Because of the symmetric property of interaction arrays, a partial set of profiles are sufficient to perform clustering and to determine associations between cases (e.g. genes). Values that are not measured are simply denoted as missing and any metric used to compute distances between profiles automatically ignores those values. A typical symmetric heatmap representation of the interaction data with partial and complete profiles is shown in Figure S1. In this context an experimental protocol is as follows: While our proposed design strategy uses Fisher information uncertainty estimates with model-based clustering and heuristic approximations to these, alternative stepwise optimal design schemes are also likely to perform well. Uncertainty estimation employing resampling or bootstrap methods have less assumptions concerning data distribution and could replace Fisher information. Similarly, the multivariate normal model for clustering could be replaced with alternative statistical models which may better represent the underlying structure. In addition, development of a more general information theoretic approach to treat information in symmetric matrices may provide alternatives to our methods of assessing how well the partial matrix is indeed recovering the information of the full matrix.

Begin with a subset of complete profiles chosen using a priori knowledge, or randomly. The complement of this subset are the partial profiles.

Out of the subset of partial profiles, determine which one has maximum information content, based on one of the information measures. For the information measure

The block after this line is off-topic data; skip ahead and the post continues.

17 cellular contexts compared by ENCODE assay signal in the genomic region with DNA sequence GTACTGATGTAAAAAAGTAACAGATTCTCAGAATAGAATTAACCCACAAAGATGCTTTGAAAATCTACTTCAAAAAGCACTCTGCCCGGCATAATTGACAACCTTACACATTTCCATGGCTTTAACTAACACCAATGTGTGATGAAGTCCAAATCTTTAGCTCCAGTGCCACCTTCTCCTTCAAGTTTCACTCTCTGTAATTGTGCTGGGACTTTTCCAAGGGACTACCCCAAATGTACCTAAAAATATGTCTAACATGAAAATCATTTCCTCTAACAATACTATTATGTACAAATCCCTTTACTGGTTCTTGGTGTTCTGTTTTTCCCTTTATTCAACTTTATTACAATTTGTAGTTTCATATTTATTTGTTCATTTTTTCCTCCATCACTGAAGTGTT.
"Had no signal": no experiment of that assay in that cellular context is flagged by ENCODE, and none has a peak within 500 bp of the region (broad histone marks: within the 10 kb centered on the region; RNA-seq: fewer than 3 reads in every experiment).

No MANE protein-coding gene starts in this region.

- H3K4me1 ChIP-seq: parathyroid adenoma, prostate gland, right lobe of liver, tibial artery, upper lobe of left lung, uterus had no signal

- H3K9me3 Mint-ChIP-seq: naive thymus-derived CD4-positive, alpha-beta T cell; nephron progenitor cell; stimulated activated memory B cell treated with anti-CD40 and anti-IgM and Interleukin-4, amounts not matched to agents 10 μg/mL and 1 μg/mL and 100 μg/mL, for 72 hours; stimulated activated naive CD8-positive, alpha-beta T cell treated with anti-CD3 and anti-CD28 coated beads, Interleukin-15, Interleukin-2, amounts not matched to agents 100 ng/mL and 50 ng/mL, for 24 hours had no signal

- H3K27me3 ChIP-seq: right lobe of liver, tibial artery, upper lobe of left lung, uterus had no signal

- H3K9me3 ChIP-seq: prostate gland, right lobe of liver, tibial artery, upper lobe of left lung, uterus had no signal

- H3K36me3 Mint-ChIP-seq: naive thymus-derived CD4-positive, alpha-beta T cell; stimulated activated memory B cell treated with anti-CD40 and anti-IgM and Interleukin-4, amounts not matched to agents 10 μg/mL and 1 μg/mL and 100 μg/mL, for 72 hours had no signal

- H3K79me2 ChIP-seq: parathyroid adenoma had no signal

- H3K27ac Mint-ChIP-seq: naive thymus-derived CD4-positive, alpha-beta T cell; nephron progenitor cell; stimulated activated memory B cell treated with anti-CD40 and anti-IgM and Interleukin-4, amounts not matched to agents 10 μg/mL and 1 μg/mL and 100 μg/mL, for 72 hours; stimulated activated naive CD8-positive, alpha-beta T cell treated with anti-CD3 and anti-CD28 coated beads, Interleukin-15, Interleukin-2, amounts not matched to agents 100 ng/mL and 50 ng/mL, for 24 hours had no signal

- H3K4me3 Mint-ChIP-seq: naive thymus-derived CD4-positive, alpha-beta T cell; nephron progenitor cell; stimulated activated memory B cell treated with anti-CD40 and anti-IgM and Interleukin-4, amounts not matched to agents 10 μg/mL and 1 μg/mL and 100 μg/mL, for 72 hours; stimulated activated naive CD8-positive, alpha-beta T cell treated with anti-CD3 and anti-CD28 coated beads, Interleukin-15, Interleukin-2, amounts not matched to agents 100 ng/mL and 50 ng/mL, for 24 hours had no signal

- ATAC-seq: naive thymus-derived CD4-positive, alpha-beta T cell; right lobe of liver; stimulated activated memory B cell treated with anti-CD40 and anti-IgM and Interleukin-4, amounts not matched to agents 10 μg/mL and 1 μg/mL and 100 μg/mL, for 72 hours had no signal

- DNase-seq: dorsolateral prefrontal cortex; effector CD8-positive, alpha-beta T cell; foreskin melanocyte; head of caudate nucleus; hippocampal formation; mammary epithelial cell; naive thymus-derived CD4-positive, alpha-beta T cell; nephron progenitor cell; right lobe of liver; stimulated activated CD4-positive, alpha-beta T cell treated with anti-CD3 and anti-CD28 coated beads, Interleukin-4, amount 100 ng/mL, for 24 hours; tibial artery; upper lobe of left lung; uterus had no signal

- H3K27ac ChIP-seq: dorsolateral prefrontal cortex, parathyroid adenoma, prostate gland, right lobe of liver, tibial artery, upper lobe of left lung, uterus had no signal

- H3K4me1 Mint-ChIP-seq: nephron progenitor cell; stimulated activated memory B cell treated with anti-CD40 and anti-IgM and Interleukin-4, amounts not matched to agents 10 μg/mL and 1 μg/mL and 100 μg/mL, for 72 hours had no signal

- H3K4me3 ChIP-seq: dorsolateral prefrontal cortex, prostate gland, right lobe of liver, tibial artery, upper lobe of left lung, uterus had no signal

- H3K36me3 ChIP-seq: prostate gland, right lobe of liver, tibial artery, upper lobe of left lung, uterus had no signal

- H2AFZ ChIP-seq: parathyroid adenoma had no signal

*U*, this will involve taking the partial dataset, performing a clustering on it and then fitting the multivariate statistical model to it. For the information measure σ , all that needs to be computed is the SD for each partial profile.*F*Measure the complete profile for the most informative case found in 2, and reanalyse the associations through clustering. Repeat Steps 2 and 3 as determined by experimental resources or by choosing an arbitrary maximum decrease in information in the dataset.

### 2.7 Simulated data

For testing of the information measures, we considered real and simulated data. The simulated data has structured profiles and completely noisy profiles, generated as follows:

A symmetric, noise-free matrix with a fixed number of clusters was created. That is, each gene is associated to one of

*g*clusters. All matrix entries (*i*,*j*) such that gene*i*is in cluster*g*_{1}and gene*j*is in cluster*g*_{2}are set with the same value, a normally distributed random number with mean 0 and variance*v*.Small random noise was added to the matrix, preserving symmetry.

A number of rows/columns were chosen to be replaced by a random vector whose entries are normally distributed with mean 0 and variance